Willis Re and JLT Re published their reviews of the 1.1 renewal season today and, on first read, it is difficult to match their analysis with the “hardening” predictions heard with increasing confidence in Q4 2018 by underwriters.

JLT Re even said their global property cat index fell 1.2 percent at 1.1 despite the $80bn+ of losses in 2018. This time last year, in contrast, it was up 4.8 percent and that was a renewal widely regarded as “disappointing” by reinsurers and their investors.


While Willis Re called its report “Contrasting Realities” and drew a distinction between loss-affected and peak peril exposed property cat markets and those that are loss-free.

This dichotomy was particularly noticeable in Europe - where 1.1 is a key renewal - and renewal rates were typically flat to down, explained Willis Re.

So much for a hardening market? Perhaps unsurprisingly, reinsurance stocks fell today albeit in another poor day for global equities.

But on reflection what the reports highlight is the reinsurance and specialty markets are behaving in a very economically rational way.

After all, capital is still plentiful despite the losses, tougher capital requirements and some modest investor withdrawals. What both the reports show is that (re)insurance underwriting capacity was the key driver of pricing at 1.1 and this will almost certainly remain the case throughout 2019.

In markets and classes where capacity has shrunk, rates are increasing - both in specialty and reinsurance classes.

For example, Willis Re estimates that over $500mn of primary global construction all risk capacity has exited the market during the last twelve months. As a consequence, it expects 2019 rates to be typically up 20-50 percent.

Aviation is another primary class experiencing consistent rate increases, albeit at more modest levels, and again reflecting the recent capacity withdrawals.

Retro rates were also up significantly at 1.1 with JLT Re saying “double digit”.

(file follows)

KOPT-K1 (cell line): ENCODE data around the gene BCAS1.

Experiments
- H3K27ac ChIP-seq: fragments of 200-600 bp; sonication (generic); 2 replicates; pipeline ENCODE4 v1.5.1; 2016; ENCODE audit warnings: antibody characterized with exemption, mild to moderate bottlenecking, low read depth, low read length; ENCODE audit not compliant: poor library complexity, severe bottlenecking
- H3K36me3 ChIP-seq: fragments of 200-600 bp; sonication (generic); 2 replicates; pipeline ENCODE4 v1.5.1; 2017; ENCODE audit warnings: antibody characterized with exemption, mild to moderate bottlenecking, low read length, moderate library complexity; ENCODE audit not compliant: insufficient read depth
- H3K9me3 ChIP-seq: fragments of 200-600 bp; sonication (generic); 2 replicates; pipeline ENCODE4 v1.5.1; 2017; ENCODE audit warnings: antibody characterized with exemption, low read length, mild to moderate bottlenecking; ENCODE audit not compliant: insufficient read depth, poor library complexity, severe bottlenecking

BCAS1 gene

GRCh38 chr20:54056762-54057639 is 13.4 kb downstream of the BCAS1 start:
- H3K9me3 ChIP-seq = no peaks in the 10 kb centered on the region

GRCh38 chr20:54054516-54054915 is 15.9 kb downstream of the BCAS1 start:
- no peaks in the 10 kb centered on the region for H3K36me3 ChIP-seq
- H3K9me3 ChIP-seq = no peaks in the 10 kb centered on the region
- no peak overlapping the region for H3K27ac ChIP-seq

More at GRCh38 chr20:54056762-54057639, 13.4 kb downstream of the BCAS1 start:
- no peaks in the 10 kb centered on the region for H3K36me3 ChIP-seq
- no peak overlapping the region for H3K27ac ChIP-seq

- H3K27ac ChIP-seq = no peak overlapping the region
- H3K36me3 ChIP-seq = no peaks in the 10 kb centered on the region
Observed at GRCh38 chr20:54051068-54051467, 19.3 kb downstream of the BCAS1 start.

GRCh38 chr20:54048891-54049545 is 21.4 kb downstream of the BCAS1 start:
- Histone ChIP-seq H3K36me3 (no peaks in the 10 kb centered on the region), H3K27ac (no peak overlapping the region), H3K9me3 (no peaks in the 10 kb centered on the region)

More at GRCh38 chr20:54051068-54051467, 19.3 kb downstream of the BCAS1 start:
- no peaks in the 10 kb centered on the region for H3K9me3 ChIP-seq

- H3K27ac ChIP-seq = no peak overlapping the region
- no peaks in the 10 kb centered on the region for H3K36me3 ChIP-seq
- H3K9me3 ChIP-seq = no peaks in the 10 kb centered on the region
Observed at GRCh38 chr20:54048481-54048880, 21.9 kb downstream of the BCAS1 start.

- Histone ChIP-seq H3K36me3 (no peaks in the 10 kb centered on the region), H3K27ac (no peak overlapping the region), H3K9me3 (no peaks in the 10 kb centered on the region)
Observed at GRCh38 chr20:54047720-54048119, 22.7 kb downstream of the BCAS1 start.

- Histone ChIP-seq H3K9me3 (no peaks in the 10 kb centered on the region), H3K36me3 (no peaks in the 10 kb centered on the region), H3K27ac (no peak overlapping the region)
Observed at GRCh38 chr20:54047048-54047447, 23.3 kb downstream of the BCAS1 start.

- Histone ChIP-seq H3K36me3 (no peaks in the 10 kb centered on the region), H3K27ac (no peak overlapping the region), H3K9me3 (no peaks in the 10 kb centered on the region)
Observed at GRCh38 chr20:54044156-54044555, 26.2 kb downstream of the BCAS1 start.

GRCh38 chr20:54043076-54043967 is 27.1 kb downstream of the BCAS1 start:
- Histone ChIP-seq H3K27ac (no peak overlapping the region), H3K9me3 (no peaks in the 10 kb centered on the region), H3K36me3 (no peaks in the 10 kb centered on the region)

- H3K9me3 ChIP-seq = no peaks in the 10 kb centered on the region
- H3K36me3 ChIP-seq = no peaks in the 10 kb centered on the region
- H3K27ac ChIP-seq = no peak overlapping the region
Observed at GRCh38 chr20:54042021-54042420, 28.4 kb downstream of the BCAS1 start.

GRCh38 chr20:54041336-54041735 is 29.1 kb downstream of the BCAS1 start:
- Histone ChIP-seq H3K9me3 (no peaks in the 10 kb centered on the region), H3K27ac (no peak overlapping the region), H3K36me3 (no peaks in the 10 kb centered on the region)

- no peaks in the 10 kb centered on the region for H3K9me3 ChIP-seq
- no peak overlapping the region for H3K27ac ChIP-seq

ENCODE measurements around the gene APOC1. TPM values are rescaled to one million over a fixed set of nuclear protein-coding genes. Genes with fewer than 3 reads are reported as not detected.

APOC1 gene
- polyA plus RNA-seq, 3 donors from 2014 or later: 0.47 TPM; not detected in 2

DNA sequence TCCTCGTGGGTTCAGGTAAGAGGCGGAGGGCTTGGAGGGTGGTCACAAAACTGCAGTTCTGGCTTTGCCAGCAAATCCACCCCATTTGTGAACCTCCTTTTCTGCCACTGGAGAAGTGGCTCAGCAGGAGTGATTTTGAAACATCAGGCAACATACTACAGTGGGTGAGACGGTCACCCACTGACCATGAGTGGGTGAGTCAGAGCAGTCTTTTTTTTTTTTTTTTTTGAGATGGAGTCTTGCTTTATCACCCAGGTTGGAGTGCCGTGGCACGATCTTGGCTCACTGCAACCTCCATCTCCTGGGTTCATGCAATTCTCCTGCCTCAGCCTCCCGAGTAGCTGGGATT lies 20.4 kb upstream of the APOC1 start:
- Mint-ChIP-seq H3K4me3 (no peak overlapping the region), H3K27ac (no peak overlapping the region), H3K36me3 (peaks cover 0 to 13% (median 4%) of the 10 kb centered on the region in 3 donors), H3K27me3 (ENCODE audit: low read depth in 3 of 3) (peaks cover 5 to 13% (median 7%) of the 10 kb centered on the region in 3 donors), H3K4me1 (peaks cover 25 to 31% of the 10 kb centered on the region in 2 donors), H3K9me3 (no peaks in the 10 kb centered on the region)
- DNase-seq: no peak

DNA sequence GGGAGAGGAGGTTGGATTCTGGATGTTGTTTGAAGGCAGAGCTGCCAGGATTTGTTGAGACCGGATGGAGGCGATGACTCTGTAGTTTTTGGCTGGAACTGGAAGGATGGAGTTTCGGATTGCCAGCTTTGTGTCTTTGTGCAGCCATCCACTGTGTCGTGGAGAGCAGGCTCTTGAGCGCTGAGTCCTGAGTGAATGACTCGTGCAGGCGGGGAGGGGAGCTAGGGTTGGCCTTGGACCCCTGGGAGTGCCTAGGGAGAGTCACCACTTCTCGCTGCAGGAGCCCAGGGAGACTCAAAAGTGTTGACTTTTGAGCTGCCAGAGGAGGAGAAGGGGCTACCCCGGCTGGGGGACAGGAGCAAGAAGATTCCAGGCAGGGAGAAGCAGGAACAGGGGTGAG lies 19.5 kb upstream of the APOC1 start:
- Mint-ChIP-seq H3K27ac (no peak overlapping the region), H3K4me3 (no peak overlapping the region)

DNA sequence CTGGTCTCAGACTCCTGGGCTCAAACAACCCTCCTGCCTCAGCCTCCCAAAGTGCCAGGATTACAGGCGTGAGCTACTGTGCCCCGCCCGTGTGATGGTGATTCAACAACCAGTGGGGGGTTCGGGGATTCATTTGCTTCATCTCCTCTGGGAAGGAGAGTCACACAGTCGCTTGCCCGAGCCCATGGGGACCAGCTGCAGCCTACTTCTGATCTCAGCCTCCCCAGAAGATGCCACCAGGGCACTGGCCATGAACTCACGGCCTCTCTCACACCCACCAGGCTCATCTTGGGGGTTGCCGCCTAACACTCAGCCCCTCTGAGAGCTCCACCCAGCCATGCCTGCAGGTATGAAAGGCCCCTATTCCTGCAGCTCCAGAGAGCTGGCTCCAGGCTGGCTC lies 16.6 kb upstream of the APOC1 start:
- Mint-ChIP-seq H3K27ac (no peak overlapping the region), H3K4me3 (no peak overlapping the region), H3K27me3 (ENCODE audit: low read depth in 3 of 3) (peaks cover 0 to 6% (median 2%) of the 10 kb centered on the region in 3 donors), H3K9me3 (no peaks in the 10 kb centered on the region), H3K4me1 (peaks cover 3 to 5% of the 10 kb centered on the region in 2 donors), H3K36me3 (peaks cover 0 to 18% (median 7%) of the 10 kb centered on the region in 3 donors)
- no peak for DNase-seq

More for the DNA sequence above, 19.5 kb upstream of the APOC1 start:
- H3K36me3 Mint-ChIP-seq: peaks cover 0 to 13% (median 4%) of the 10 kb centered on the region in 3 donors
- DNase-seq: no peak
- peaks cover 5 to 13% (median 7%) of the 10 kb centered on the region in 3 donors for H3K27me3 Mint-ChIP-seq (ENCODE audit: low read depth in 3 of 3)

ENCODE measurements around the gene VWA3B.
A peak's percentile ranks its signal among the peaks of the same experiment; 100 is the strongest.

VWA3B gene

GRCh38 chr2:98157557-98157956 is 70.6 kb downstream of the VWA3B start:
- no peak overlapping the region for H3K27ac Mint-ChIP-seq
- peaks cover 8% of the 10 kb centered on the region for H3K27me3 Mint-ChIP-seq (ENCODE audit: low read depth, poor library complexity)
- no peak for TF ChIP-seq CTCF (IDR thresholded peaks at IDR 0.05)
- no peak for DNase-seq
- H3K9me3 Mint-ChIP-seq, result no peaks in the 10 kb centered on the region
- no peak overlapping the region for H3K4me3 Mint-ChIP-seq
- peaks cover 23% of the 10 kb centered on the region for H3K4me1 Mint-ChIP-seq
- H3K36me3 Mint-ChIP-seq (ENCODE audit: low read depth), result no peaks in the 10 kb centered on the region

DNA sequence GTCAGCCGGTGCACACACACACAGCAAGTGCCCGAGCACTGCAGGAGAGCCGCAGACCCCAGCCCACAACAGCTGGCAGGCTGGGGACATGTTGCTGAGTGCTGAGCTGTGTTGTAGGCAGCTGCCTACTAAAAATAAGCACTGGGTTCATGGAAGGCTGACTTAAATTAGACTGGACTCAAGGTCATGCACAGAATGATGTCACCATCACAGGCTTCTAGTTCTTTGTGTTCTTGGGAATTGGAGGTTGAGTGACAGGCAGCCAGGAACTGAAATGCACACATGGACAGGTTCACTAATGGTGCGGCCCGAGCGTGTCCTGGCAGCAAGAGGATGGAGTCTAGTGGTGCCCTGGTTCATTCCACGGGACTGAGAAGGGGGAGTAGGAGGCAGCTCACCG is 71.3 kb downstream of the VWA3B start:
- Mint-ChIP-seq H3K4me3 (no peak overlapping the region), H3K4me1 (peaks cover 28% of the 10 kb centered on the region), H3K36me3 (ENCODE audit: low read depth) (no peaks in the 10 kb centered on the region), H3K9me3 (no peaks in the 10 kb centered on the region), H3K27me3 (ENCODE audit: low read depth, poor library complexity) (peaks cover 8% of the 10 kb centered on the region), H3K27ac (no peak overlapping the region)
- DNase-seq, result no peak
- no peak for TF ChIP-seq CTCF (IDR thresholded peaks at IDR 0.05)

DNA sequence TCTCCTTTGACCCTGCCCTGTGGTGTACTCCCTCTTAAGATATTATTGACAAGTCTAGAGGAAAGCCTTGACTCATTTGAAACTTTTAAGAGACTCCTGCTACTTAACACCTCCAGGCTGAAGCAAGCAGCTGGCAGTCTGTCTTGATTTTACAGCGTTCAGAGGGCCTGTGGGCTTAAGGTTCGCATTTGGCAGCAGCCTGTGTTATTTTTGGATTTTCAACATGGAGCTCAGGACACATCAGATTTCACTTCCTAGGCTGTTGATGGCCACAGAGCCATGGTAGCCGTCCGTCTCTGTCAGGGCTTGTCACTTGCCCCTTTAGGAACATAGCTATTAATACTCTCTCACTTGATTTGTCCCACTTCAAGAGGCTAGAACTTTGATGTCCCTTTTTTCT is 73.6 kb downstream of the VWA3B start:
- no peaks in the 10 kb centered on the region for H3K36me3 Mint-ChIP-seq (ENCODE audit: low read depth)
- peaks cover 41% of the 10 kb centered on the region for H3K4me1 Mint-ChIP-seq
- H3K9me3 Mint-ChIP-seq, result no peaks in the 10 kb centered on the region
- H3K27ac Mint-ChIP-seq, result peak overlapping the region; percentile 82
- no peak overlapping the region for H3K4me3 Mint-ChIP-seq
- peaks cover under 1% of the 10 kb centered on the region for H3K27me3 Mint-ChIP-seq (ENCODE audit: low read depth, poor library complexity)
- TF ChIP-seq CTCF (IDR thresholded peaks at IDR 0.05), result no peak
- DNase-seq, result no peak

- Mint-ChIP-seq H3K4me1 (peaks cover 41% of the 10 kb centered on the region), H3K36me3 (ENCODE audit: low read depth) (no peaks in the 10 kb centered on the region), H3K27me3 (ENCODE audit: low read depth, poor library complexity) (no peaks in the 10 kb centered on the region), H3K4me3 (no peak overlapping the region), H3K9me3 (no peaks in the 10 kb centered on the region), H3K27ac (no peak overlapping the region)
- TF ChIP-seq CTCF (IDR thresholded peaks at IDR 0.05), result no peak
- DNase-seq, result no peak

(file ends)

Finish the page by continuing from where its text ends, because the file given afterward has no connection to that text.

And again, capacity - was the key factor.

Collateralised capacity is a significant component of the retro markets and yet available capital to deploy at 1.1 was down because it was tied to support potential 2018 losses and creep.

Unlike Q4 2017 - which saw an estimated $10bn of new capital injected by ILS investors - there was not the same capital flows this time.

While there was some notable fresh capital - such as the $600mn+ injected by experienced ILS Dutch investor PGCC to capitalise RenaissanceRe’s Vermeer Re - other Third-party capital managers, such as Securis, Markel CATCo and Stone Ridge - are thought to have received a number of investor redemption requests.

Retro rates behaved accordingly.


“Early JLT Re analysis indicates that alternative capital growth in 2018 abated for the first time since the global financial crisis”, JLT Re’s analytics head David Flandro explained.

“This is consistent with the tightening observed in the retrocession market as some investors pulled back allocations due to what were perceived as disappointing returns throughout the year, continued loss creep from Hurricane Irma and another series of costly catastrophe losses in 2018.”

And where ILS plays a less significant role and where capacity is plentiful - namely European treaties - rates were under pressure.

For reinsurers there was, however, good news in that demand for the product continues to grow. Including life and JLT Re believes the reinsurance market is now as high as $270bn in ceded premiums - an increase of nearly $10bn.

The big question remains at the 1.4 Japan renewals and the mid-year US renewals. Both markets experienced significant losses in 2018 but ultimately rate increases will be determined by how much capacity is available…